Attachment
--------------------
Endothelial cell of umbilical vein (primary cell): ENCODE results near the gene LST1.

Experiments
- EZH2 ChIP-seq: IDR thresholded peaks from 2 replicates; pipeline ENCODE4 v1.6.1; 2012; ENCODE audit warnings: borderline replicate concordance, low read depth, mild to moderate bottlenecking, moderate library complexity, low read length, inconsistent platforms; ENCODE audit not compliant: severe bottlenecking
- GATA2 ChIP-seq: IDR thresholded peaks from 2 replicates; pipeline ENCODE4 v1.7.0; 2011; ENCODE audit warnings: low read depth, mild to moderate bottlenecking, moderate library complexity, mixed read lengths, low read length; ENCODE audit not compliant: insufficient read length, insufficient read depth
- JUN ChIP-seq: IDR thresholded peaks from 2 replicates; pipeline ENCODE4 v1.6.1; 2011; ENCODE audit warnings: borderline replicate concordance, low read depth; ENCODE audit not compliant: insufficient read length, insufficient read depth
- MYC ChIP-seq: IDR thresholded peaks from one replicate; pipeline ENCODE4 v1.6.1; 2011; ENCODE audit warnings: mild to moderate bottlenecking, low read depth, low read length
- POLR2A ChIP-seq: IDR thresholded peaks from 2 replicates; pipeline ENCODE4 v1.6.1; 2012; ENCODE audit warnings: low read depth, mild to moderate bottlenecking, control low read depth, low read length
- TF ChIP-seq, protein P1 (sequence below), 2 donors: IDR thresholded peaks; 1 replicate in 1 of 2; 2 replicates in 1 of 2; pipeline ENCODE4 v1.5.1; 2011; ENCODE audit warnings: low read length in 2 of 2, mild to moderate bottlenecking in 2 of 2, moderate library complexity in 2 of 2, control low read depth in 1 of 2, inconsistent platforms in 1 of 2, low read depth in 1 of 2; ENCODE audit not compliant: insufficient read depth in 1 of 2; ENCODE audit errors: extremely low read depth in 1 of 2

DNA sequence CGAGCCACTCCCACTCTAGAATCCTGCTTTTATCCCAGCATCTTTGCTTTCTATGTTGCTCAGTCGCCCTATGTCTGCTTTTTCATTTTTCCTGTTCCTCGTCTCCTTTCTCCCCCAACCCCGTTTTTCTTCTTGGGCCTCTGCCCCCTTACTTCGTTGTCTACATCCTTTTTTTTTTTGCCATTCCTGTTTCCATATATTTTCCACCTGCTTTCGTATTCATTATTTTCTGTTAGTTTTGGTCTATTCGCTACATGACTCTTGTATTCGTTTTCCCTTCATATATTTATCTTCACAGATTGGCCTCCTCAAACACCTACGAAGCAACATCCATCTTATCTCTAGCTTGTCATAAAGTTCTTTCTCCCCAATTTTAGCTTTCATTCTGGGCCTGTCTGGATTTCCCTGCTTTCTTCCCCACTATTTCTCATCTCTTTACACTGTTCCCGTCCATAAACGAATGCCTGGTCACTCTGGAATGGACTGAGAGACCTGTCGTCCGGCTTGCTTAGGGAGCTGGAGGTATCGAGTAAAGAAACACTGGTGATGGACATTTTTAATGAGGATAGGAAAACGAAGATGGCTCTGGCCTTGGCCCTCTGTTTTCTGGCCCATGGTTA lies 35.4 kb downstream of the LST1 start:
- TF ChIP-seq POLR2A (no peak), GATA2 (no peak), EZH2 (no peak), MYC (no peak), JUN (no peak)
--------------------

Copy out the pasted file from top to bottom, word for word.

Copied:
Endothelial cell of umbilical vein (primary cell): ENCODE results near the gene LST1.

Experiments
- EZH2 ChIP-seq: IDR thresholded peaks from 2 replicates; pipeline ENCODE4 v1.6.1; 2012; ENCODE audit warnings: borderline replicate concordance, low read depth, mild to moderate bottlenecking, moderate library complexity, low read length, inconsistent platforms; ENCODE audit not compliant: severe bottlenecking
- GATA2 ChIP-seq: IDR thresholded peaks from 2 replicates; pipeline ENCODE4 v1.7.0; 2011; ENCODE audit warnings: low read depth, mild to moderate bottlenecking, moderate library complexity, mixed read lengths, low read length; ENCODE audit not compliant: insufficient read length, insufficient read depth
- JUN ChIP-seq: IDR thresholded peaks from 2 replicates; pipeline ENCODE4 v1.6.1; 2011; ENCODE audit warnings: borderline replicate concordance, low read depth; ENCODE audit not compliant: insufficient read length, insufficient read depth
- MYC ChIP-seq: IDR thresholded peaks from one replicate; pipeline ENCODE4 v1.6.1; 2011; ENCODE audit warnings: mild to moderate bottlenecking, low read depth, low read length
- POLR2A ChIP-seq: IDR thresholded peaks from 2 replicates; pipeline ENCODE4 v1.6.1; 2012; ENCODE audit warnings: low read depth, mild to moderate bottlenecking, control low read depth, low read length
- TF ChIP-seq, protein P1 (sequence below), 2 donors: IDR thresholded peaks; 1 replicate in 1 of 2; 2 replicates in 1 of 2; pipeline ENCODE4 v1.5.1; 2011; ENCODE audit warnings: low read length in 2 of 2, mild to moderate bottlenecking in 2 of 2, moderate library complexity in 2 of 2, control low read depth in 1 of 2, inconsistent platforms in 1 of 2, low read depth in 1 of 2; ENCODE audit not compliant: insufficient read depth in 1 of 2; ENCODE audit errors: extremely low read depth in 1 of 2

DNA sequence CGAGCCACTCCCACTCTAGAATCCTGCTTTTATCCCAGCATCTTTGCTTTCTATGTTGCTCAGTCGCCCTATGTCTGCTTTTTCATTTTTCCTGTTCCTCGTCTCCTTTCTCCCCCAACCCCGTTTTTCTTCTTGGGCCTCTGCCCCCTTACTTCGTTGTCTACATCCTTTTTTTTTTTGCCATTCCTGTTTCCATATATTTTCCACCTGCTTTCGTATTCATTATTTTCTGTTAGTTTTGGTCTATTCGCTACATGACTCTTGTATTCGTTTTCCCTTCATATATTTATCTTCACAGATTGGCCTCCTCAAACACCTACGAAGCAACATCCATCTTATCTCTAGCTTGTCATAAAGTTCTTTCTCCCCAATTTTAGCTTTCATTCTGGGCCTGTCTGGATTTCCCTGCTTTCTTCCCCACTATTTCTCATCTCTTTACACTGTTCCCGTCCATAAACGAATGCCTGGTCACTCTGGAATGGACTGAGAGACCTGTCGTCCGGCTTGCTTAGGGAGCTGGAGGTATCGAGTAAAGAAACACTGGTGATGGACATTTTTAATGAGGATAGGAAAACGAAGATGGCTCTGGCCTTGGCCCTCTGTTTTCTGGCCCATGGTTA lies 35.4 kb downstream of the LST1 start:
- TF ChIP-seq POLR2A (no peak), GATA2 (no peak), EZH2 (no peak), MYC (no peak), JUN (no peak)